By tethering a rear-facing carseat Swedish style, rebound is greatly reduced. The installation may also be more secure and there may be benefits in side impact or rollover crashes simply because the CR is firmly attached to the vehicle in more than one place which improves overall stability. There’s a definite benefit in rear impacts since tethering a seat Swedish style reduces head excursion, much the same way a tether works for a forward-facing carseat.

But let’s be clear: rear-facing tethering is optional. No carseat requires its use; think of it as an added feature.

How to Set Up A Rear-Facing Tether Using the Swedish Method

Since the Swedish method uses an anchor point under the front seat, you’ll have to move the front seats forward. Look for a solid point that’s anchored to the vehicle floor, like a front seat leg or seat track. If the point you want to use isn’t solidly bolted to the vehicle frame, there’s a possibility the tether might fail in a crash. A seat that is able to be tethered rear-facing will come with a tether connector strap, otherwise known as a D-ring (though lately, they don’t look like “D” rings). The current tether connector strap being shipped with Britax convertibles is a piece of webbing with a loop on each end; there is no metal ring on one end anymore. This D-ring is threaded around the solid point you’ve found and the carseat’s tether is attached to it. If the D-ring doesn’t fit around the leg, see if the plastic covering will pop off. These cosmetic pieces usually are removable and can be put back on either after you’ve attached the D-ring or after you’re done with rear-facing.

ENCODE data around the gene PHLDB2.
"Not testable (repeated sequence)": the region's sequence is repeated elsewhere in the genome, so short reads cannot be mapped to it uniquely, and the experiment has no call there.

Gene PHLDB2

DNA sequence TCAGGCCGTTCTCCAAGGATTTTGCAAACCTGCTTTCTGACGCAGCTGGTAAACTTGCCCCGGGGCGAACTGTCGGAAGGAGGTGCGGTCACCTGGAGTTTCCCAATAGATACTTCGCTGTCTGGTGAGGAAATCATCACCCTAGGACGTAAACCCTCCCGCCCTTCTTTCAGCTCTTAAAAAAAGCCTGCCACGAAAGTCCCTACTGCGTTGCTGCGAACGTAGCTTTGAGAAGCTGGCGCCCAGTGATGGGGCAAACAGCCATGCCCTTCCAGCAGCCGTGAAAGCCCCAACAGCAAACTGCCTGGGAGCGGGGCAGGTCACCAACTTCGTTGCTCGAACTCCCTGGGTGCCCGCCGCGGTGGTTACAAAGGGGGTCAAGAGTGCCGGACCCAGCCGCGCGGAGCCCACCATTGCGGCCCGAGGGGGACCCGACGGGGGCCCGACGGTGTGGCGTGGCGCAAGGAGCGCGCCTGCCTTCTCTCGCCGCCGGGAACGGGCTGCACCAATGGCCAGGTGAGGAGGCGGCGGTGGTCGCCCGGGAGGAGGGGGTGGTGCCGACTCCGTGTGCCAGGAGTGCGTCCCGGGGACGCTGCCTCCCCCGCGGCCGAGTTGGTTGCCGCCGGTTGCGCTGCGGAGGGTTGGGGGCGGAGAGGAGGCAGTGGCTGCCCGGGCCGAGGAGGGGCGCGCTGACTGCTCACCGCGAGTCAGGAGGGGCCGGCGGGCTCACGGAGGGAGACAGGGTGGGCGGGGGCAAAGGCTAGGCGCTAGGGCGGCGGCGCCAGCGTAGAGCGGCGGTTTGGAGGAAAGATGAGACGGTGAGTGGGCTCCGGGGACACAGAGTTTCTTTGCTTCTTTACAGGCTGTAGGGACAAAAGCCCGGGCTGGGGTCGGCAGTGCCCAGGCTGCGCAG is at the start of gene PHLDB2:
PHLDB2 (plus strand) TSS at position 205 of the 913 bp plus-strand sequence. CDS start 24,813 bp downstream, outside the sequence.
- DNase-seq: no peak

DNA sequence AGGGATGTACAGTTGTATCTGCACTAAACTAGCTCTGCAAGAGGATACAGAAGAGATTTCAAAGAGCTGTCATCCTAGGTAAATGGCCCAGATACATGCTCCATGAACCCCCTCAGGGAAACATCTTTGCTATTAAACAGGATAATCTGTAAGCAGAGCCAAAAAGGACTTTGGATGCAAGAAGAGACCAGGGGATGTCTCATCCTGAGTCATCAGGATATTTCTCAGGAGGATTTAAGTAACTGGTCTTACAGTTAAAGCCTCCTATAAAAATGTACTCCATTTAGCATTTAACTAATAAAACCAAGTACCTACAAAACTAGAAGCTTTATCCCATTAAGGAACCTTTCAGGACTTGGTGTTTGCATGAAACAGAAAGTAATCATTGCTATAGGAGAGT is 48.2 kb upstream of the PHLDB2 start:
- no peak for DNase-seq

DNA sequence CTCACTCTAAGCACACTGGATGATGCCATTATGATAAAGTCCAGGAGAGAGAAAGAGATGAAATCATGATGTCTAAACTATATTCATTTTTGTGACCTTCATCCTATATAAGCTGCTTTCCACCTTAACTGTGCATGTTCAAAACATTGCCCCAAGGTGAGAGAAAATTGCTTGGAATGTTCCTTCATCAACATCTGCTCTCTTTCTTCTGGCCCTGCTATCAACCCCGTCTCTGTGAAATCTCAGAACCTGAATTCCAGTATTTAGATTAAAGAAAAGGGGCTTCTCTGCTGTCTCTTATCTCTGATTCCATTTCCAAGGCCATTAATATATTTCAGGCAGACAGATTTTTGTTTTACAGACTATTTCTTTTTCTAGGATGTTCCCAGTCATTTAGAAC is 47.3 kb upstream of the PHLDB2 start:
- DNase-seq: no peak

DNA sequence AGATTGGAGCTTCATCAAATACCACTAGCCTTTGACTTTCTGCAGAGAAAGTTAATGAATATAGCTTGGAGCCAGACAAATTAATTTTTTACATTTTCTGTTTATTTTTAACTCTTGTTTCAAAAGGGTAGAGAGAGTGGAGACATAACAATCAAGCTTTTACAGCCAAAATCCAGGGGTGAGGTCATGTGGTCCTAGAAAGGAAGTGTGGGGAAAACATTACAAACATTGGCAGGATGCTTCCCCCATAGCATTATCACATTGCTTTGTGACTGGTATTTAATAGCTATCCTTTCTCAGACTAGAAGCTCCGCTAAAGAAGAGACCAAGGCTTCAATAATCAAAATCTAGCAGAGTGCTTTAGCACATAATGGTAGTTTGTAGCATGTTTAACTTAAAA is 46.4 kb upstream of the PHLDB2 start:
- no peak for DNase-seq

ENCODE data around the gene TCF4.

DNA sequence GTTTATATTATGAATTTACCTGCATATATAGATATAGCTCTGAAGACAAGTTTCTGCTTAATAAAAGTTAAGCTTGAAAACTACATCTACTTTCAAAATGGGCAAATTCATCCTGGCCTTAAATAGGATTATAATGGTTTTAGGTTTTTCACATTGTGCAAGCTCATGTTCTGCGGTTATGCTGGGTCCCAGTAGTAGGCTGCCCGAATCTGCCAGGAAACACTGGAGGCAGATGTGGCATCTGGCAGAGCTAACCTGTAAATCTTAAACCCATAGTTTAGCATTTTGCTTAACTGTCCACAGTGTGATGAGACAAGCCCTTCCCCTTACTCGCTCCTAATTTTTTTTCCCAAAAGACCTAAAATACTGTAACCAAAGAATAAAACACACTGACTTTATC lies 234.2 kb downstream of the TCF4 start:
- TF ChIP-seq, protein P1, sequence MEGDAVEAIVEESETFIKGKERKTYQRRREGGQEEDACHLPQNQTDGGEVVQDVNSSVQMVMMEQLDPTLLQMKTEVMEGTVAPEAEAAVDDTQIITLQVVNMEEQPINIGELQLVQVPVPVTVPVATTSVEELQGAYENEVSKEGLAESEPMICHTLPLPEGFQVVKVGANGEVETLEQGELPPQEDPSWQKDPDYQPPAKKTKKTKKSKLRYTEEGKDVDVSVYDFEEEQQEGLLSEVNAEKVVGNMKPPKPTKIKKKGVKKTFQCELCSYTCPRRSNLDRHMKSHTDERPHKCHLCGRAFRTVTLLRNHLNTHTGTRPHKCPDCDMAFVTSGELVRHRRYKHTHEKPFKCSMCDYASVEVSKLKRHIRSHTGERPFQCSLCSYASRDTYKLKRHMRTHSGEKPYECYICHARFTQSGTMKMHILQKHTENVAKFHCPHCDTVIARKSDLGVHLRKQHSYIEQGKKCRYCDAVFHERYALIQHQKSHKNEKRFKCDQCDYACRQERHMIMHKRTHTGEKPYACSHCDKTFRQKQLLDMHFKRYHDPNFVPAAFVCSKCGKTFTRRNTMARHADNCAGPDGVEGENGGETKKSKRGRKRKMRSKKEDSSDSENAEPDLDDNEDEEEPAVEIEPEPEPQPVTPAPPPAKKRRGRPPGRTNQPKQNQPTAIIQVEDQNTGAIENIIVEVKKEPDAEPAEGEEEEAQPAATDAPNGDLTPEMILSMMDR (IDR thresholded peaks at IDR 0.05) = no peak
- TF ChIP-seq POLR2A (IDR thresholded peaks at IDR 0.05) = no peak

Britax Blvd CT RF tether connector strap Britax Blvd CT RF tether connector strap

If you are installing the rf seat in a 3rd row or have one of the rare vehicles that has a tether anchor on the back of the front seat or front seat track (some Ford minivans do, as do some Volvo and Saab models), you can attach the tether of Britax seats directly to the tether anchor on the vehicle seat in front of the carseat, as long as that tether anchor isn’t already being used by a ff seat (Diono/Sunshine Kids doesn’t allow their tether to be used in this manner). It’s much more important for a ff carseat to be tethered than a rf one if you have to choose between which seats get tethered. Plus, you can always use the d-ring for the rf seat. And it’s never preferable to turn a carseat ff because you can’t tether rf.